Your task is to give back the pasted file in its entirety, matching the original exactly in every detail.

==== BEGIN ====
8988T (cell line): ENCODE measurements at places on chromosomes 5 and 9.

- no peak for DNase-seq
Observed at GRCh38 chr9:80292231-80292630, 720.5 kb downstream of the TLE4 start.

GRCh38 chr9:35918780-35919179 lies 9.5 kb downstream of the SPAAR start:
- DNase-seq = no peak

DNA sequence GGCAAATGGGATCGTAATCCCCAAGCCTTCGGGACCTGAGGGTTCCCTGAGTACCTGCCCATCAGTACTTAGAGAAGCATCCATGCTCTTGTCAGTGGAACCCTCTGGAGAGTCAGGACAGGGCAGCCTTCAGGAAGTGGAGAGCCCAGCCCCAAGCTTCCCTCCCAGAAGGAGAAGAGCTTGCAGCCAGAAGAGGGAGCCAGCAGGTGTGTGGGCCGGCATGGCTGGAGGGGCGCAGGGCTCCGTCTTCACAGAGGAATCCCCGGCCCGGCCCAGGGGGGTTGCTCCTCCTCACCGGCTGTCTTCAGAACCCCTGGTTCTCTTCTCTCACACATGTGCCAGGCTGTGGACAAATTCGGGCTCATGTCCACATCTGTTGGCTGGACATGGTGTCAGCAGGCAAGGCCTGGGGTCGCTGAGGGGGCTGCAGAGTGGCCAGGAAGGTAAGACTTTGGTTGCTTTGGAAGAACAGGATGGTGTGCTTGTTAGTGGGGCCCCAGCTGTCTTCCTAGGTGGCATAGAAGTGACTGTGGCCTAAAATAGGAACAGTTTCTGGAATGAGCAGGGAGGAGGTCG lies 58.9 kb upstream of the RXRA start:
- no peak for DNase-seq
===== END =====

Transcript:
8988T (cell line): ENCODE measurements at places on chromosomes 5 and 9.

- no peak for DNase-seq
Observed at GRCh38 chr9:80292231-80292630, 720.5 kb downstream of the TLE4 start.

GRCh38 chr9:35918780-35919179 lies 9.5 kb downstream of the SPAAR start:
- DNase-seq = no peak

DNA sequence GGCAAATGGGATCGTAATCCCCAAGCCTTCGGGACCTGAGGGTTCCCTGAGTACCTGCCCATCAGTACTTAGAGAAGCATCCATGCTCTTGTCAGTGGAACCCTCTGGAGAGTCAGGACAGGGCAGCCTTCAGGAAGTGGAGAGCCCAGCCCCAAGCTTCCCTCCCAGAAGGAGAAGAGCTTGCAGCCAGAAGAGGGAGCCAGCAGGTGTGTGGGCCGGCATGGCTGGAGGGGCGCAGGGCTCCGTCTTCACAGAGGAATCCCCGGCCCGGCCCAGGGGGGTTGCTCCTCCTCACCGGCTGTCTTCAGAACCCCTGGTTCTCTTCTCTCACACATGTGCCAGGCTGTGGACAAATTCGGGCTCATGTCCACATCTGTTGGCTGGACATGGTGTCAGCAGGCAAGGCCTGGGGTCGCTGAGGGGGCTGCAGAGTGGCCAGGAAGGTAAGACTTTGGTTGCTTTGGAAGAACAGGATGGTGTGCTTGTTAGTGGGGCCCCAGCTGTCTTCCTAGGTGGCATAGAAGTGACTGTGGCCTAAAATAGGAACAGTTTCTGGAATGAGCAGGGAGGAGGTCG lies 58.9 kb upstream of the RXRA start:
- no peak for DNase-seq